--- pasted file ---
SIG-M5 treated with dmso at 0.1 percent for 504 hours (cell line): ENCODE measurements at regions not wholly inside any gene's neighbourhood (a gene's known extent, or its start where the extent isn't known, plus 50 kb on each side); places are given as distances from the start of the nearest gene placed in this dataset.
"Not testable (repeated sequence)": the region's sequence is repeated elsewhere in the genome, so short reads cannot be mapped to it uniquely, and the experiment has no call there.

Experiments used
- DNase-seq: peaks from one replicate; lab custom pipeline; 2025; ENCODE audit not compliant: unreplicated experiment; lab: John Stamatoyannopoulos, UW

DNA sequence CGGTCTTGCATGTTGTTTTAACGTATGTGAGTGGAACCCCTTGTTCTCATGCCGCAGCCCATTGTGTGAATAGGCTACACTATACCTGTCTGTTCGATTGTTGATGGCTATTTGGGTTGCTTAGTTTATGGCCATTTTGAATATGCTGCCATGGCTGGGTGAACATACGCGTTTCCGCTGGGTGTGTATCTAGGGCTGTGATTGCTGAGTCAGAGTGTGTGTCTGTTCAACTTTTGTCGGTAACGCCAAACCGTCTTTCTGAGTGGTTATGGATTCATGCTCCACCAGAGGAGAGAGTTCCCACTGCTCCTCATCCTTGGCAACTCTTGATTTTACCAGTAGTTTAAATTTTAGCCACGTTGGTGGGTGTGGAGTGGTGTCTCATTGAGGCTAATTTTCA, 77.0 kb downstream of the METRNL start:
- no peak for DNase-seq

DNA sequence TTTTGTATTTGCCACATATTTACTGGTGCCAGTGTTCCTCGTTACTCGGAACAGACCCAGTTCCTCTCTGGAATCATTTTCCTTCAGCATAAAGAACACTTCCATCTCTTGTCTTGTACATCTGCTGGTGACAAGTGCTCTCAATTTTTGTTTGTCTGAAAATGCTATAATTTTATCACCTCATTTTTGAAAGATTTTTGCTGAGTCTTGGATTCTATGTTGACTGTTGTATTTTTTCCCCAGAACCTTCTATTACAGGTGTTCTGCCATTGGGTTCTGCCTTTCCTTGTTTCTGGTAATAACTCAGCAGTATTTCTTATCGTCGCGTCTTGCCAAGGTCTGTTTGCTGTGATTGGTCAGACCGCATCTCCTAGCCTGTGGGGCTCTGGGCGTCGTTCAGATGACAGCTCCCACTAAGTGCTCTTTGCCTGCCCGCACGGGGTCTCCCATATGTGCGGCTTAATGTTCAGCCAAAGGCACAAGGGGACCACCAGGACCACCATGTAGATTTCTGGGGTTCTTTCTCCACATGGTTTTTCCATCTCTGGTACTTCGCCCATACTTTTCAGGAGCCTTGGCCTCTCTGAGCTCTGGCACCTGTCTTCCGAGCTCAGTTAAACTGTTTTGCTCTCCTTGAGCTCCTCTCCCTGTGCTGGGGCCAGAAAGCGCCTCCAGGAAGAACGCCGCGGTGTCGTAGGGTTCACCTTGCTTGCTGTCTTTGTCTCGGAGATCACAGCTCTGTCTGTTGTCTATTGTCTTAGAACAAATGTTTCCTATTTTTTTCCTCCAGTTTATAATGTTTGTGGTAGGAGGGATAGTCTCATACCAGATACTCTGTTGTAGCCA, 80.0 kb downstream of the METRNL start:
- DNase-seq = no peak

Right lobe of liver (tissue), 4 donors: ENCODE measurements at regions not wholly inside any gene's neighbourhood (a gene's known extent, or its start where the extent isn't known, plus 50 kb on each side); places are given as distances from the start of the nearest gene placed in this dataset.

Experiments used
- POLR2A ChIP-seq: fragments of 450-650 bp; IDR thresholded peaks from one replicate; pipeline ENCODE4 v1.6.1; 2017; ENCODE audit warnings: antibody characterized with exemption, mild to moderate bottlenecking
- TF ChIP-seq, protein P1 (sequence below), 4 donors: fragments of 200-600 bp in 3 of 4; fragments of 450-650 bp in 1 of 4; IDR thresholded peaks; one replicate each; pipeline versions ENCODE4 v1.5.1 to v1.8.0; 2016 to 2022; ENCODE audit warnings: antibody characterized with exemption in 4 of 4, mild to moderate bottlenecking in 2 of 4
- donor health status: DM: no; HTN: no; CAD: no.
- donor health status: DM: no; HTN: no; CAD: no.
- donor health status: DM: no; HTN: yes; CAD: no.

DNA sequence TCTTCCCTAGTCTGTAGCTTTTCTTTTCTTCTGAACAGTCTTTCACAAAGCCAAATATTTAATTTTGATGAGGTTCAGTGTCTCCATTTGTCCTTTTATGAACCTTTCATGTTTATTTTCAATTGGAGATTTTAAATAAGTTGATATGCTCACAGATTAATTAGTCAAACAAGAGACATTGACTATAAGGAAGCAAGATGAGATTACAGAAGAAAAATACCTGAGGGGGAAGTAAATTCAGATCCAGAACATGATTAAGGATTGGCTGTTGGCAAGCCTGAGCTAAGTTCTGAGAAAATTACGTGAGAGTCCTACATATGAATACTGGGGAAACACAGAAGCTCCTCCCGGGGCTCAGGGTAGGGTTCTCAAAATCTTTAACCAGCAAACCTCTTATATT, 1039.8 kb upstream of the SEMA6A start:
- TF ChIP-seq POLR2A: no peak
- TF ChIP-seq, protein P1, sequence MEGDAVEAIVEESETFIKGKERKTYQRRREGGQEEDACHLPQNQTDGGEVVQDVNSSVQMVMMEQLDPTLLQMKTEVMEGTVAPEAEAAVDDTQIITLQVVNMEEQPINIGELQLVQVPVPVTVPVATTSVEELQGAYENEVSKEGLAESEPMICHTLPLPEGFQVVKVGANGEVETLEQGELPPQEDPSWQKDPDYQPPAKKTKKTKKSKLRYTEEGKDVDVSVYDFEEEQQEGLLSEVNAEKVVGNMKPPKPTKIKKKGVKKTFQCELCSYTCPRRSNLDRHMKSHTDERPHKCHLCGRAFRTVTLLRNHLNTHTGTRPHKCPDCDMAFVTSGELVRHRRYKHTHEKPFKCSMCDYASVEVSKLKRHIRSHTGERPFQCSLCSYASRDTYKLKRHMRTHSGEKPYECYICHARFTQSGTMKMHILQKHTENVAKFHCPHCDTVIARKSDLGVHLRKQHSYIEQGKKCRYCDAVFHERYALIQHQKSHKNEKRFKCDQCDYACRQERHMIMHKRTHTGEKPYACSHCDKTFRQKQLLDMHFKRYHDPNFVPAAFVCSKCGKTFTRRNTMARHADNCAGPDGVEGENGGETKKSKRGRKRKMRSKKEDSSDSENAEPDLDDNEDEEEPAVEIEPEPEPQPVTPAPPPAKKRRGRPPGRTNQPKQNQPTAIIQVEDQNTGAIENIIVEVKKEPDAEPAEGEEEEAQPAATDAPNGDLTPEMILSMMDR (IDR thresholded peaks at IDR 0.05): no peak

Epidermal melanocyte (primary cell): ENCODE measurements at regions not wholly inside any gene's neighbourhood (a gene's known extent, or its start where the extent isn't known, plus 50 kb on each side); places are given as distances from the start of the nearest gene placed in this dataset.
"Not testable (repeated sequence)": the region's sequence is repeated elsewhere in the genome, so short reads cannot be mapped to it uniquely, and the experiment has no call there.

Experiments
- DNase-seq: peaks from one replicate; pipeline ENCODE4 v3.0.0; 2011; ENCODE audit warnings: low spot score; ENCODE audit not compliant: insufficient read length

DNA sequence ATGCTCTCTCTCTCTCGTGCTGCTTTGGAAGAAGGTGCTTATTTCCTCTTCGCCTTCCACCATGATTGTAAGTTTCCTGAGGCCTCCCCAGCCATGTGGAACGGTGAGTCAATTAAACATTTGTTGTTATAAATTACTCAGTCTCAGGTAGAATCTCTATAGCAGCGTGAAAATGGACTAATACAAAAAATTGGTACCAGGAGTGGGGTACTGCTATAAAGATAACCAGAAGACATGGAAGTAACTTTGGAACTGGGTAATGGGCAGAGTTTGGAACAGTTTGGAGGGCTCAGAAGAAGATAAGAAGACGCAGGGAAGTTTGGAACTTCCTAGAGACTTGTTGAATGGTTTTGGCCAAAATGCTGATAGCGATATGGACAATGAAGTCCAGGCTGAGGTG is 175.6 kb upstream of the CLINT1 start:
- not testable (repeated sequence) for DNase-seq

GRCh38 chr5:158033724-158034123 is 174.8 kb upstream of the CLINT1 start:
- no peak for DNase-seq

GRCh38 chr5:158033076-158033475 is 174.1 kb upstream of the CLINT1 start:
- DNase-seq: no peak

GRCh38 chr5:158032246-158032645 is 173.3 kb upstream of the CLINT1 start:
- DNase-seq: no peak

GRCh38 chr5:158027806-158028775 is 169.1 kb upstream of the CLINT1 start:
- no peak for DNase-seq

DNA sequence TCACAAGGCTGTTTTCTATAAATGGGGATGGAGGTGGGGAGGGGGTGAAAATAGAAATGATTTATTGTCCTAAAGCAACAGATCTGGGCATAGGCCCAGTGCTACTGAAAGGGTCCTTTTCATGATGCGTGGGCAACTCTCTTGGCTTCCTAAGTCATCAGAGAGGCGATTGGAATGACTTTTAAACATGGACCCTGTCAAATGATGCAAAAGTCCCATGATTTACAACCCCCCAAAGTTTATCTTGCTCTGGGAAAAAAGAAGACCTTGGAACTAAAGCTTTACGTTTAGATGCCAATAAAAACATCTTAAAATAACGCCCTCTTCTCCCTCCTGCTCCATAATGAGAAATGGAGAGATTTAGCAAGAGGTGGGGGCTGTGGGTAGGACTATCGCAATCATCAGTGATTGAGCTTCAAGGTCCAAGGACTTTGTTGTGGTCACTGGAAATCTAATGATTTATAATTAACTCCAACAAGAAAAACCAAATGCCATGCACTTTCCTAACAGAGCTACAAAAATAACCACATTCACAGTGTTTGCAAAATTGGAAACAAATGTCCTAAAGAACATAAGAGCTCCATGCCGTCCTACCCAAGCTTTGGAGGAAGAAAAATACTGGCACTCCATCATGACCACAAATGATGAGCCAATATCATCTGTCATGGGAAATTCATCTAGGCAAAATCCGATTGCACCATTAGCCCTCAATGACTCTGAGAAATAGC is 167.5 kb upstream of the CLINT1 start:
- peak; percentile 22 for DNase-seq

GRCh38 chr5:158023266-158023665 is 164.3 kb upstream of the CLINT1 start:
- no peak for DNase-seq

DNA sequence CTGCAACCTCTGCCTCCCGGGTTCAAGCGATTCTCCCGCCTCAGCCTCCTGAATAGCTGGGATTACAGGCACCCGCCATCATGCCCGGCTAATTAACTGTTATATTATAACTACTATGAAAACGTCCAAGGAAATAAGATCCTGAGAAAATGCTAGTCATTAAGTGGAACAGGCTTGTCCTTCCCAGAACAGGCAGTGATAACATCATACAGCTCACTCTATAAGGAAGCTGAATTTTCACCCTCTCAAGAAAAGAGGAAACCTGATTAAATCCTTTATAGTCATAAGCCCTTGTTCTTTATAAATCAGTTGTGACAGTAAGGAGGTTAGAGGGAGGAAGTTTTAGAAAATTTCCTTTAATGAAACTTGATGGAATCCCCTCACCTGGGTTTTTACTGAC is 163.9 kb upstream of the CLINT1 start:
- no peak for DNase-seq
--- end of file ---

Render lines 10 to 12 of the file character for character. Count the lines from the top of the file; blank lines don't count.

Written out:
Experiments used
- POLR2A ChIP-seq: fragments of 450-650 bp; IDR thresholded peaks from one replicate; pipeline ENCODE4 v1.6.1; 2017; ENCODE audit warnings: antibody characterized with exemption, mild to moderate bottlenecking
- TF ChIP-seq, protein P1 (sequence below), 4 donors: fragments of 200-600 bp in 3 of 4; fragments of 450-650 bp in 1 of 4; IDR thresholded peaks; one replicate each; pipeline versions ENCODE4 v1.5.1 to v1.8.0; 2016 to 2022; ENCODE audit warnings: antibody characterized with exemption in 4 of 4, mild to moderate bottlenecking in 2 of 4